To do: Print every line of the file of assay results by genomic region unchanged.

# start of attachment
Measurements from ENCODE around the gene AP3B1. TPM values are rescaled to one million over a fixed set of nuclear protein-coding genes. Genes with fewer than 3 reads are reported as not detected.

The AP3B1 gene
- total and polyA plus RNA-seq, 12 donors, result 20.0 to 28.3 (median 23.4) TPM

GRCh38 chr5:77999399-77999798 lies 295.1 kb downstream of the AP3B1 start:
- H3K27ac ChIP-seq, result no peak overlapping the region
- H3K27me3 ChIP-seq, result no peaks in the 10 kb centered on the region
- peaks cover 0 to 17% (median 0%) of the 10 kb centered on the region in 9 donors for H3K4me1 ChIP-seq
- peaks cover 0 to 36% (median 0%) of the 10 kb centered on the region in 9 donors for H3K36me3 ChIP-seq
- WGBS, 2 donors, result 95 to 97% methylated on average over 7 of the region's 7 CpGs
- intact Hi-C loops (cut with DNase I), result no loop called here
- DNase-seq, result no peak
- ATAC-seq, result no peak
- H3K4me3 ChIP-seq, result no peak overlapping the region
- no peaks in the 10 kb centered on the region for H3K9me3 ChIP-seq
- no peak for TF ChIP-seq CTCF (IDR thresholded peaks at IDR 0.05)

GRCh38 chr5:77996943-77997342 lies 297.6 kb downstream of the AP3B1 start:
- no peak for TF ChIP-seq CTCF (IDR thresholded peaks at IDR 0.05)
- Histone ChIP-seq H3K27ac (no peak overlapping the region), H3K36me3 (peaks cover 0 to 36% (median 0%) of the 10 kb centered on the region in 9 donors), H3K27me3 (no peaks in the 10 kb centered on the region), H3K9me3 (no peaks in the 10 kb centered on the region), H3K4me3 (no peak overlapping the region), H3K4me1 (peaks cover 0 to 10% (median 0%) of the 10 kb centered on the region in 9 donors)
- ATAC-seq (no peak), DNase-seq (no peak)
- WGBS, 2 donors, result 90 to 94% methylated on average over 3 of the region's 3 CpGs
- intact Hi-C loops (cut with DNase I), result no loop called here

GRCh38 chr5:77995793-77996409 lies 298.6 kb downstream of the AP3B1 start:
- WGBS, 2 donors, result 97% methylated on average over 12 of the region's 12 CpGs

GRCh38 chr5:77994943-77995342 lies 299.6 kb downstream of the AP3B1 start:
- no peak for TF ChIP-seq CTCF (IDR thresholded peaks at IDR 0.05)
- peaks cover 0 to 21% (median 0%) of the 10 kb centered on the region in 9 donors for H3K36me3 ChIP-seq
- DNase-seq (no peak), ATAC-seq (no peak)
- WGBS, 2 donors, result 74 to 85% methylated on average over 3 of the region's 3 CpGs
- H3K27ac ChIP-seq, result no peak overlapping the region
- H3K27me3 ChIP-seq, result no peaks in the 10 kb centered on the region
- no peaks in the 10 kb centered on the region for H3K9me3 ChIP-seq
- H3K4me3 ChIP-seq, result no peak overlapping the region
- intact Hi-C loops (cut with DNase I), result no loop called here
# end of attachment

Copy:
Measurements from ENCODE around the gene AP3B1. TPM values are rescaled to one million over a fixed set of nuclear protein-coding genes. Genes with fewer than 3 reads are reported as not detected.

The AP3B1 gene
- total and polyA plus RNA-seq, 12 donors, result 20.0 to 28.3 (median 23.4) TPM

GRCh38 chr5:77999399-77999798 lies 295.1 kb downstream of the AP3B1 start:
- H3K27ac ChIP-seq, result no peak overlapping the region
- H3K27me3 ChIP-seq, result no peaks in the 10 kb centered on the region
- peaks cover 0 to 17% (median 0%) of the 10 kb centered on the region in 9 donors for H3K4me1 ChIP-seq
- peaks cover 0 to 36% (median 0%) of the 10 kb centered on the region in 9 donors for H3K36me3 ChIP-seq
- WGBS, 2 donors, result 95 to 97% methylated on average over 7 of the region's 7 CpGs
- intact Hi-C loops (cut with DNase I), result no loop called here
- DNase-seq, result no peak
- ATAC-seq, result no peak
- H3K4me3 ChIP-seq, result no peak overlapping the region
- no peaks in the 10 kb centered on the region for H3K9me3 ChIP-seq
- no peak for TF ChIP-seq CTCF (IDR thresholded peaks at IDR 0.05)

GRCh38 chr5:77996943-77997342 lies 297.6 kb downstream of the AP3B1 start:
- no peak for TF ChIP-seq CTCF (IDR thresholded peaks at IDR 0.05)
- Histone ChIP-seq H3K27ac (no peak overlapping the region), H3K36me3 (peaks cover 0 to 36% (median 0%) of the 10 kb centered on the region in 9 donors), H3K27me3 (no peaks in the 10 kb centered on the region), H3K9me3 (no peaks in the 10 kb centered on the region), H3K4me3 (no peak overlapping the region), H3K4me1 (peaks cover 0 to 10% (median 0%) of the 10 kb centered on the region in 9 donors)
- ATAC-seq (no peak), DNase-seq (no peak)
- WGBS, 2 donors, result 90 to 94% methylated on average over 3 of the region's 3 CpGs
- intact Hi-C loops (cut with DNase I), result no loop called here

GRCh38 chr5:77995793-77996409 lies 298.6 kb downstream of the AP3B1 start:
- WGBS, 2 donors, result 97% methylated on average over 12 of the region's 12 CpGs

GRCh38 chr5:77994943-77995342 lies 299.6 kb downstream of the AP3B1 start:
- no peak for TF ChIP-seq CTCF (IDR thresholded peaks at IDR 0.05)
- peaks cover 0 to 21% (median 0%) of the 10 kb centered on the region in 9 donors for H3K36me3 ChIP-seq
- DNase-seq (no peak), ATAC-seq (no peak)
- WGBS, 2 donors, result 74 to 85% methylated on average over 3 of the region's 3 CpGs
- H3K27ac ChIP-seq, result no peak overlapping the region
- H3K27me3 ChIP-seq, result no peaks in the 10 kb centered on the region
- no peaks in the 10 kb centered on the region for H3K9me3 ChIP-seq
- H3K4me3 ChIP-seq, result no peak overlapping the region
- intact Hi-C loops (cut with DNase I), result no loop called here